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Options for regulatory approval as a mortgage firm

Publication date:

17 April 2024

Last updated:

17 April 2024


Liz Syms, CEO, Connect for Intermediaries

As a professional mortgage adviser contemplating the best pathway to obtain regulatory approval for your firm, it's crucial to weigh up your options carefully. Regulatory compliance is not just a legal requirement, but a foundation for building trust with your clients, and ensuring the sustainability of your business. In the UK, mortgage advisers must be authorised by the Financial Conduct Authority (FCA) to provide advice on regulated mortgages. This can be achieved either by joining an existing authorised network or by obtaining direct authorisation. Each route has its distinct advantages and challenges, and understanding these can help you make an informed decision that aligns with your business goals.

Option 1: Joining a network

For many new entrants into the mortgage advice landscape, joining a network is a popular choice. This route offers a quicker way to authorisation, as the network is already approved by the FCA. The network assumes responsibility for the advice provided by its Appointed Representatives (ARs), which significantly reduces the initial regulatory burden on individual advisers.

When you join a network, you benefit from established systems and processes, making it easier to start your business operations immediately. Networks typically provide comprehensive compliance support, including initial training and ongoing monitoring through file reviews, role-play, and observations. This support is invaluable for advisers who are setting up their business for the first time.

However, networks also set the terms under which advisers operate, which can be restrictive for more established advisers who have developed their own working methods. For example, networks determine the lender panel and the systems you should use, which might limit your access to certain lenders or products not included in your network’s panel. While this could simplify compliance, it might also restrict your business’s ability to offer a broader range of options to your clients unless you select a network that has the full range of options that align with your planned business model. For some lenders and providers, you are only able to access the products if you are part of an approved Network.

Option 2: Becoming directly authorised

The alternative to joining a network is to apply for direct authorisation from the FCA. This route appeals to advisers who desire greater autonomy over their business operations. As a Directly Authorised (DA) firm, you have the freedom to design your own processes, choose your systems, and decide which product types to offer.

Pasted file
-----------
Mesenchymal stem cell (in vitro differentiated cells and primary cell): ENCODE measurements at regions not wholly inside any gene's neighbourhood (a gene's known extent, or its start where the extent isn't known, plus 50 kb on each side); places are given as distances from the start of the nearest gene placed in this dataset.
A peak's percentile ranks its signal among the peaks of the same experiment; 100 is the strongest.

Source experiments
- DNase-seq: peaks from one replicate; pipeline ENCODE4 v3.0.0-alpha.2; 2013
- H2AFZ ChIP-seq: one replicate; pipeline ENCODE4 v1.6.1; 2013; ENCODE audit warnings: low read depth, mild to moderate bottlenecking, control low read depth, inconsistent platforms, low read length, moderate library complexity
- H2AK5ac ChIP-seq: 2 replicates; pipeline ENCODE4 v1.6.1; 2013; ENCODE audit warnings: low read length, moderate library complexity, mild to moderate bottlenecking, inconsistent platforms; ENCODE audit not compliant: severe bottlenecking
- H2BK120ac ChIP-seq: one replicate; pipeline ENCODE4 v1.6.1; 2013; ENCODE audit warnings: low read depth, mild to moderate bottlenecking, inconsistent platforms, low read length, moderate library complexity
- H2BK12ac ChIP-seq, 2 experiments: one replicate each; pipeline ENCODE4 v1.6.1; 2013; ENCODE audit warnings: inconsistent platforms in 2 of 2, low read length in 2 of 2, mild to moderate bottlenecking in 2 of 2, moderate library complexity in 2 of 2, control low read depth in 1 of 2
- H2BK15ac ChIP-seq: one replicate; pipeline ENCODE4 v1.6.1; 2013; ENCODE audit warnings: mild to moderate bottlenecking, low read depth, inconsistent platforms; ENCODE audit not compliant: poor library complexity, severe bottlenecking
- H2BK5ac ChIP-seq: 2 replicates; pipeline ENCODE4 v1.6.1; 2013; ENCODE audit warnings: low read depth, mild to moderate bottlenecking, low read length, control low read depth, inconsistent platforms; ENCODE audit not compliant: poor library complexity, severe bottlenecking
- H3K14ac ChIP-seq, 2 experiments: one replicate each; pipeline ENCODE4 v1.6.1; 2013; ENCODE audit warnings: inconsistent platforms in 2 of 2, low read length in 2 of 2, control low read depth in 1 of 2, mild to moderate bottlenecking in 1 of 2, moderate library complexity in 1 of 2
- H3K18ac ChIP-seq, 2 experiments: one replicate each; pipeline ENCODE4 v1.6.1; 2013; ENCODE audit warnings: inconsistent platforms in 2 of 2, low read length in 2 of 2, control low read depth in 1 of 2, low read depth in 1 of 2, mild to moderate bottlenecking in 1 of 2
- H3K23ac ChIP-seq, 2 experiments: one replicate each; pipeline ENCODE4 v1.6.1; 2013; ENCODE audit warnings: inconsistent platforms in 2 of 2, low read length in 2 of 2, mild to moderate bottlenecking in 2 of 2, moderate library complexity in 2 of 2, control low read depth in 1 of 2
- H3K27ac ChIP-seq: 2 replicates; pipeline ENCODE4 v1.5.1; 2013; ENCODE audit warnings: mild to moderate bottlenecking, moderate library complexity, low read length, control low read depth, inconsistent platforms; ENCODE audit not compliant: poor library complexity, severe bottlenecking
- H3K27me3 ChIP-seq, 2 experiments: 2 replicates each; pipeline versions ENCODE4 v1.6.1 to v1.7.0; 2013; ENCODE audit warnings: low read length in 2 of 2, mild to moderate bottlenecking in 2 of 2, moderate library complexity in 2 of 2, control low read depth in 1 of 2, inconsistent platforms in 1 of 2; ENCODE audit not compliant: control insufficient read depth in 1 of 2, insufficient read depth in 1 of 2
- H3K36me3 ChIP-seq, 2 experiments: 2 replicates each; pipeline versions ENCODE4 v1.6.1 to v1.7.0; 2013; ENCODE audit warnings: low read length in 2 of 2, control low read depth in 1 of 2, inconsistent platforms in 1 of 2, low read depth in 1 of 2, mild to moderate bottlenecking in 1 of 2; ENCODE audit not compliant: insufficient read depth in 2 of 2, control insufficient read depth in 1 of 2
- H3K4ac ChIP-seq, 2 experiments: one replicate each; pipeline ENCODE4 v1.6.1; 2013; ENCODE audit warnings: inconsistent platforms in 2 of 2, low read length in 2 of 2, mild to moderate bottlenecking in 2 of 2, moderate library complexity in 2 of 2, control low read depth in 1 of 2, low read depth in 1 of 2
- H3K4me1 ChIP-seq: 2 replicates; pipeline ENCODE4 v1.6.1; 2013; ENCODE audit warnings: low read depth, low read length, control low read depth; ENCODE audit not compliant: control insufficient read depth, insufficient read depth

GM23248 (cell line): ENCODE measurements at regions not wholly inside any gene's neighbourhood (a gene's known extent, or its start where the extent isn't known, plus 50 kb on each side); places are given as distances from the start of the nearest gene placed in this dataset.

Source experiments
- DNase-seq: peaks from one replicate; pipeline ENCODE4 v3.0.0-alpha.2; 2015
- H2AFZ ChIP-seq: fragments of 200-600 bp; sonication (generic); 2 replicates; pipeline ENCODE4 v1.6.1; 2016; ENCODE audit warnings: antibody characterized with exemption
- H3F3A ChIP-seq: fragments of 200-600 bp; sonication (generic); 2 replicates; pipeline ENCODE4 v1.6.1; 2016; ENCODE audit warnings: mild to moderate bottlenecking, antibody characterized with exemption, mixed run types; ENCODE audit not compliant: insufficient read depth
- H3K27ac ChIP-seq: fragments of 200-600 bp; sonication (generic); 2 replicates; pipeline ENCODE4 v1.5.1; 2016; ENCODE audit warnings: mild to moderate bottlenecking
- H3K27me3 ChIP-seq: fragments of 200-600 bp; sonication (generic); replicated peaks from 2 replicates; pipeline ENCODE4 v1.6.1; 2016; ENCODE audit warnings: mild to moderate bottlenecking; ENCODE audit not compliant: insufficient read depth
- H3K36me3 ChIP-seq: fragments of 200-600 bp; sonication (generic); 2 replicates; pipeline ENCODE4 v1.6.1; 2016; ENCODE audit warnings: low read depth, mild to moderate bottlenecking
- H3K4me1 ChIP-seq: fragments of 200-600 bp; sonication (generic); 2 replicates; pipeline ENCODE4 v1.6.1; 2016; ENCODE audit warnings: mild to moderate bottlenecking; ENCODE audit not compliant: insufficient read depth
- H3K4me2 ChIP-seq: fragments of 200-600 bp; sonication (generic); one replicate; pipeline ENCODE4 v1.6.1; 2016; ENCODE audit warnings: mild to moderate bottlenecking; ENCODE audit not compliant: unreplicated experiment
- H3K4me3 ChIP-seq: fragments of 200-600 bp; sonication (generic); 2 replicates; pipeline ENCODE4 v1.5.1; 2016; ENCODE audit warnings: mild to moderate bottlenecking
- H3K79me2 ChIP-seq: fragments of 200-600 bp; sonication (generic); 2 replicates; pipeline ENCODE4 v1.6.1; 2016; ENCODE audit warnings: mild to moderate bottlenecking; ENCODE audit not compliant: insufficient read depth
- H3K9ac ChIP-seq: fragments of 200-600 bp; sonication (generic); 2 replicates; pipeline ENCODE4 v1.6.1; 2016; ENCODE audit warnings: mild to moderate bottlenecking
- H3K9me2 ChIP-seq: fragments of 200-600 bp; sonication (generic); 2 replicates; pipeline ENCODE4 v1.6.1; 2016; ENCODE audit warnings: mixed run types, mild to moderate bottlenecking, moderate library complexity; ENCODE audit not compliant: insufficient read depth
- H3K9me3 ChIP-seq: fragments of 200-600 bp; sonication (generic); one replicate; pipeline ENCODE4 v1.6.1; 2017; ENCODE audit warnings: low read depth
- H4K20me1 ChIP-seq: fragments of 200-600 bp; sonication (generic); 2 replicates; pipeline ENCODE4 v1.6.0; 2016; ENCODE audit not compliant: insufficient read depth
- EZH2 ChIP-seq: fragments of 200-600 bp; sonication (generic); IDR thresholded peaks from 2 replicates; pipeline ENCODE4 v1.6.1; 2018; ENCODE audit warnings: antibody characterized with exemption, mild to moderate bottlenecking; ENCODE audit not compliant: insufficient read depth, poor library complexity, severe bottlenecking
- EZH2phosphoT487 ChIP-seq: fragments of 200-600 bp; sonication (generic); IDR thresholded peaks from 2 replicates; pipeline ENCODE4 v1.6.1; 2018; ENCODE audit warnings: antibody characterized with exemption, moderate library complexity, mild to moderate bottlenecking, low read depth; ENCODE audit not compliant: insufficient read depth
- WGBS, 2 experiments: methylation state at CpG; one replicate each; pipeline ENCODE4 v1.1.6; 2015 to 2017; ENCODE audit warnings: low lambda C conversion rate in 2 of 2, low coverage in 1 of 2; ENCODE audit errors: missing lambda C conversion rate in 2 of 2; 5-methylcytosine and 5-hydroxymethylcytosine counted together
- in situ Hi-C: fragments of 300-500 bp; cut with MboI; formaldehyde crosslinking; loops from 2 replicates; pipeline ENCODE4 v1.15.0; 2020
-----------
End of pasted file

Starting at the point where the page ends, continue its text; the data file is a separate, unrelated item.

The application process for direct authorisation is more involved and typically takes longer than joining a network. It includes submitting detailed information about your firm and its controllers to the FCA, as well as a comprehensive business plan that outlines how your firm will meet the regulator's standards.

While this path offers more control and independence, it also comes with greater responsibility. Directly Authorised firms must ensure their policies and procedures comply with FCA regulations and handle their own compliance monitoring and reporting. This often means either employing dedicated compliance staff or outsourcing this function, which can add to operational costs.

Considerations for choosing your path

When deciding between joining a network and seeking direct authorisation, consider the scale and scope of your business. Smaller firms or solo practitioners might find the support and resources of a network more beneficial, at least in the initial stages. Networks can offer economies of scale that reduce costs and provide access to better commission rates through aggregated volumes.

On the other hand, larger firms with the capacity to manage their own compliance and who value flexibility in their business operations might lean towards direct authorisation. This path allows firms to negotiate directly with lenders and tailor their service offerings more closely to their clients' needs.

To conclude, both pathways to becoming a regulated mortgage adviser have their merits and limitations. It is essential to assess not only the immediate benefits of each option but also how they fit into your long-term business strategy. Whether you choose to join a network or pursue direct authorisation, your decision should support your ability to serve your clients effectively and grow your business sustainably. Always conduct thorough research and consider consulting with compliance experts to ensure that you fully understand the implications of each option before making your decision.